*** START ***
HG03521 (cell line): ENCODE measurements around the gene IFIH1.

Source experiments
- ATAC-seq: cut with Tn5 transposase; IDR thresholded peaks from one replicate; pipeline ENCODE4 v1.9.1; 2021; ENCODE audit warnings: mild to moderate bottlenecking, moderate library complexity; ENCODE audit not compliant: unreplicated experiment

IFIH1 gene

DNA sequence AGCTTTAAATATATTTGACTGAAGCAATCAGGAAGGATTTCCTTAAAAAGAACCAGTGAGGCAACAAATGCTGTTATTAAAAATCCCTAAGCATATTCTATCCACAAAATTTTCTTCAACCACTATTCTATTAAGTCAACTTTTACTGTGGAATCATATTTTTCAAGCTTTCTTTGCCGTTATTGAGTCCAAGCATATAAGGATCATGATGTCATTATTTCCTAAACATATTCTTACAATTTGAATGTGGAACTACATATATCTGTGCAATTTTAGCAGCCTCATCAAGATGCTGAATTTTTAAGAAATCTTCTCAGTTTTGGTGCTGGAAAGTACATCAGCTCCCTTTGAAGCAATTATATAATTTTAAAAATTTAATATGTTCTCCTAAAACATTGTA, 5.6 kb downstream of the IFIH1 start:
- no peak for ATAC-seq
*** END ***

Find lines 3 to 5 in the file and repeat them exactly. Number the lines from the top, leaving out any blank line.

- ATAC-seq: cut with Tn5 transposase; IDR thresholded peaks from one replicate; pipeline ENCODE4 v1.9.1; 2021; ENCODE audit warnings: mild to moderate bottlenecking, moderate library complexity; ENCODE audit not compliant: unreplicated experiment

IFIH1 gene

DNA sequence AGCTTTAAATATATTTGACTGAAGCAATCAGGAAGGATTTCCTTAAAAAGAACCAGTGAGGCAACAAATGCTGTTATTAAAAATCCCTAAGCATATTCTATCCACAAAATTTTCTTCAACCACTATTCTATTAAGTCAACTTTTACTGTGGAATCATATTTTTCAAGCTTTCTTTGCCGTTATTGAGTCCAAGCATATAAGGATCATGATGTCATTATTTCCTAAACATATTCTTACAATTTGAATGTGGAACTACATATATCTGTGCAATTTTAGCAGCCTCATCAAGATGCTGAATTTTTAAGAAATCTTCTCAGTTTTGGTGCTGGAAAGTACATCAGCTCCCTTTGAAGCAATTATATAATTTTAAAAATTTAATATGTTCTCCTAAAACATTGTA, 5.6 kb downstream of the IFIH1 start: